MANDALAY, Burma -- Two anti-coup protesters were shot dead by riot police who fired live rounds Saturday in Mandalay, Burma's second-largest city, local media reported.
One of the victims was shot in the head and died at the scene, according to Frontier Myanmar, a news and business magazine based in Rangoon, the country's largest city. Another was shot in the chest and died en route to the hospital.
Burma is often called Myanmar, a name that military authorities adopted in 1989. Some nations, such as the United States and Britain, have refused to adopt the name change.
Several other serious injuries were reported. The shootings occurred near Mandalay's Yadanabon dock, where tear gas and rubber bullets were used on protesters earlier in the day.
The Irrawaddy news website confirmed the deaths on social media.
Security forces had been increasing their pressure against anti-coup protesters earlier Saturday, using water cannons, tear gas, slingshots and rubber bullets against demonstrators and striking dock workers in Mandalay.
At least five people were injured by rubber bullets and had to be carried away in ambulances, according to an Associated Press journalist who witnessed the violence.
Some 500 police and soldiers descended on the area near Yadanabon dock after dock workers joined the national civil disobedience movement, refusing to work until the military junta that seized power in a Feb. 1 coup reinstates the democratically elected government.
Protesters and residents were forced to flee the neighborhood as security forces chased after them.
There were reports of sounds that resembled gunfire. A group of journalists was forced to flee after being targeted with tear gas and slingshot projectiles.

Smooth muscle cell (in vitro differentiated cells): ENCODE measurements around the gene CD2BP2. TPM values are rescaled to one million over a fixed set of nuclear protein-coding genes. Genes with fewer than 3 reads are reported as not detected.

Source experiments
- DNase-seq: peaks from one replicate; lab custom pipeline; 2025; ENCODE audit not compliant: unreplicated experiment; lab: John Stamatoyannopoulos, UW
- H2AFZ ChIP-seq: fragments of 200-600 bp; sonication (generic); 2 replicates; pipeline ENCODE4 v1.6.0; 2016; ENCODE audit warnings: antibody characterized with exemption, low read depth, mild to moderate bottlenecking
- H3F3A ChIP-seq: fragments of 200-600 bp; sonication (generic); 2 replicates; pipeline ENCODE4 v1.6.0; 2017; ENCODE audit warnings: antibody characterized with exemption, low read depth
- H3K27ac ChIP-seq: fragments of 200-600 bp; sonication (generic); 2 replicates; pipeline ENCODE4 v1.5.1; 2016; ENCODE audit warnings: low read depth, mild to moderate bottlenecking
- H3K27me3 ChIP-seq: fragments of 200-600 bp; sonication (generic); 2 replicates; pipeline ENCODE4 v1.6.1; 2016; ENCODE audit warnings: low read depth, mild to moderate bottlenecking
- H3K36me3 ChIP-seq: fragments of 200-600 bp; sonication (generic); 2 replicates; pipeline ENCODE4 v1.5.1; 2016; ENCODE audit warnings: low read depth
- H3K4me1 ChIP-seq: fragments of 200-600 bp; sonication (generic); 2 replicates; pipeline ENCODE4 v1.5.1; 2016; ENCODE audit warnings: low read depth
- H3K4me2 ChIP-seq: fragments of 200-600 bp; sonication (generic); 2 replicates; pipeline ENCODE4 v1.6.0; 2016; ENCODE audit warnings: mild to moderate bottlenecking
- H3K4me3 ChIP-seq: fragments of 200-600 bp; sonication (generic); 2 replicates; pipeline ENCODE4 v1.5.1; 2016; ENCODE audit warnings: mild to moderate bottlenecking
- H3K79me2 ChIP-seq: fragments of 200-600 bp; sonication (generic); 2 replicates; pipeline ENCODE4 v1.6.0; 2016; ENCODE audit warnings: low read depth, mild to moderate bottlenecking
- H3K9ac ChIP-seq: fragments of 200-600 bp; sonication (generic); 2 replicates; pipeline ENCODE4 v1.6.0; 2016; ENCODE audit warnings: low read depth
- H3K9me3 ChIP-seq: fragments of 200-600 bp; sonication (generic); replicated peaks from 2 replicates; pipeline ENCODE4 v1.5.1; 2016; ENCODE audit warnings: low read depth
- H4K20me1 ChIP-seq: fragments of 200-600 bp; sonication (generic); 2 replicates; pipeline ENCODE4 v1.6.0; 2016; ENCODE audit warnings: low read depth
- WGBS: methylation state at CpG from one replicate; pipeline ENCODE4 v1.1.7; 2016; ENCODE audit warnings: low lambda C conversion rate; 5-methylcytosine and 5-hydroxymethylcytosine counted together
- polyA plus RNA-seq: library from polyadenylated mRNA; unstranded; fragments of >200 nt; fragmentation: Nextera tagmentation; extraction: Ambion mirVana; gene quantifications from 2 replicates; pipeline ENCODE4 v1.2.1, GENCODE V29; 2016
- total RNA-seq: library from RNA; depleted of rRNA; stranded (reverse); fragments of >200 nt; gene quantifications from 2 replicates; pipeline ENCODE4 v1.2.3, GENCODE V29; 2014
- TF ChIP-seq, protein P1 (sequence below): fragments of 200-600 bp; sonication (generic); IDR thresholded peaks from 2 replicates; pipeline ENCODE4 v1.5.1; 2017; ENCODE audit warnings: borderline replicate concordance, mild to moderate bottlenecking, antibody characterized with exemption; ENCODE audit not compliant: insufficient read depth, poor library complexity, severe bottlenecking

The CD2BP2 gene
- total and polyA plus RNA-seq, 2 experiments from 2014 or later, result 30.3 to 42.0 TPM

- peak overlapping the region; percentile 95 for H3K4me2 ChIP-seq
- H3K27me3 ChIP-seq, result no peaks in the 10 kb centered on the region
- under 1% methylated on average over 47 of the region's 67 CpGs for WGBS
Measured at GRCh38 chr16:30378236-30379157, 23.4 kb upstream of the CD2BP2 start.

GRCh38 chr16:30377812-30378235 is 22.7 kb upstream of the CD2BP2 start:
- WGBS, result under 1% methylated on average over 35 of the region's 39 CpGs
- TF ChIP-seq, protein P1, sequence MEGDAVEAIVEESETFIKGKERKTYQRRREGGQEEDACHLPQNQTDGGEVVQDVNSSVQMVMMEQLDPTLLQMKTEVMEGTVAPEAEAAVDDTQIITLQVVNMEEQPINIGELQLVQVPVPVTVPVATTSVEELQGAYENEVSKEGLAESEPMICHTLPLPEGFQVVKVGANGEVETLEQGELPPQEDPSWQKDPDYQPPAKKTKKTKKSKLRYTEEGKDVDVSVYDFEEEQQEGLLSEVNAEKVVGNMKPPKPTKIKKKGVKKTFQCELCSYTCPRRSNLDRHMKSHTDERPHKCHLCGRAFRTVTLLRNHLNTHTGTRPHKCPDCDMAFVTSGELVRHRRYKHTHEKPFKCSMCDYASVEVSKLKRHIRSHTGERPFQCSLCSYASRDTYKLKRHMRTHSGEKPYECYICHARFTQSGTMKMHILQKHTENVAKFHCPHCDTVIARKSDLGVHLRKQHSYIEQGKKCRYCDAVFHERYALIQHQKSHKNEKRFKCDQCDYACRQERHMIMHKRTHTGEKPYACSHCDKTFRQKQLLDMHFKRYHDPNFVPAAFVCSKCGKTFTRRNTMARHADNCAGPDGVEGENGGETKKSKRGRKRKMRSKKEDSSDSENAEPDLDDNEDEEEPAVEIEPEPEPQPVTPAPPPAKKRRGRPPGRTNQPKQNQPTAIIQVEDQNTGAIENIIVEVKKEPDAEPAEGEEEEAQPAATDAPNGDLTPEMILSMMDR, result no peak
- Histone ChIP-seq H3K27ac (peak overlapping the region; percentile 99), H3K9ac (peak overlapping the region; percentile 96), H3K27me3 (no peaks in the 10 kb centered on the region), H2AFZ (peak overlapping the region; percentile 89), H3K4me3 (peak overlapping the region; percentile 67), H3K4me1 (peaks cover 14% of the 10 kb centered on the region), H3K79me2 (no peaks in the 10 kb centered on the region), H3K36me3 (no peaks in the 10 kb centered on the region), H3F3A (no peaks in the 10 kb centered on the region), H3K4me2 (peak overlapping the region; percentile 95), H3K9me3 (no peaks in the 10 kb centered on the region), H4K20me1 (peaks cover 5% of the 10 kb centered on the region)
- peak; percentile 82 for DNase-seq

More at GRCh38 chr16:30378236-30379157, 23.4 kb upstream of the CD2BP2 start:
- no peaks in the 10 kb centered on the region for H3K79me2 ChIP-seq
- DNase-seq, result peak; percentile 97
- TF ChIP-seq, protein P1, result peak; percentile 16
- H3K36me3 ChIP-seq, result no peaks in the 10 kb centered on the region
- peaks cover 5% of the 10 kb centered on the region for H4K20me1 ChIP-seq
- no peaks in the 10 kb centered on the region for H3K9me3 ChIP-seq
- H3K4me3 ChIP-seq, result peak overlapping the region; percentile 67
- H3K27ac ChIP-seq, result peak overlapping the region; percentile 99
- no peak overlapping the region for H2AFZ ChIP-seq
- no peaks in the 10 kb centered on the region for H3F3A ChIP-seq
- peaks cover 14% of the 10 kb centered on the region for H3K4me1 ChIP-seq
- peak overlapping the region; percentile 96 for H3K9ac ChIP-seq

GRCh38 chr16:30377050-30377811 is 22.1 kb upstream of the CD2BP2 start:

Earlier last week in Mandalay, security forces cracked down on state railway workers in a similar fashion after they joined the civil disobedience movement.
Less than an hour after an 8 p.m. curfew started on Wednesday, gunshots were heard as more than two dozen police officers with shields and helmets marched past railway workers' housing. Numerous videos posted on social media showed muzzle flashes as shots were heard, and some police used slingshots and threw rocks at the buildings. Marching chants of "left, right, left, right" could be heard along with shouts of "shoot, shoot."
On Saturday, anti-coup protesters in Burma's two largest cities also paid tribute to a young woman who died a day earlier after being shot by police this month during a rally against the military takeover.
An impromptu memorial created under an elevated roadway in Rangoon attracted about 1,000 protesters. A wreath of bright yellow flowers was hung beneath a photograph of Mya Thwet Thwet Khine, who was shot in the capital, Naypyitaw, on Feb. 9, two days before her 20th birthday.
Her death on Friday, announced by her family, was the first confirmed fatality among thousands of protesters who have faced off against security forces since top military commander Min Aung Hlaing took power in the coup.
Protesters at the memorial chanted and held up signs that read "End the dictatorship in Myanmar" and "You will be remembered Mya Thwet Thwet Khine." The supporters laid roses and rose petals on images of the woman.
U.S. State Department spokesman Ned Price offered his government's condolences Friday and reiterated calls on the military to refrain from violence against peaceful protesters.
In Mandalay on Saturday, a protest led by medical university students drew more than 1,000 people, many of whom also carried flowers and images of the slain woman.
Others held signs saying "CDM," referring to the nationwide civil disobedience movement that has encouraged doctors, engineers and others to protest the coup by refusing to work.
Across the country, protests showed no signs of slowing down despite the crackdowns by the military government -- including a sixth consecutive night in which the internet was cut for many hours.
Demonstrators gathered elsewhere in Rangoon, chanting and holding placards and images of Nobel laureate Aung San Suu Kyi, whose democratically elected government was overthrown.
Security forces have been relatively restrained so far in confronting protesters in Rangoon, but they appeared to be toughening their stance in areas where there is less media presence.
The U.S., British and Canadian governments have imposed sanctions on the new military leaders, and they and other nations have called for Suu Kyi's administration to be restored.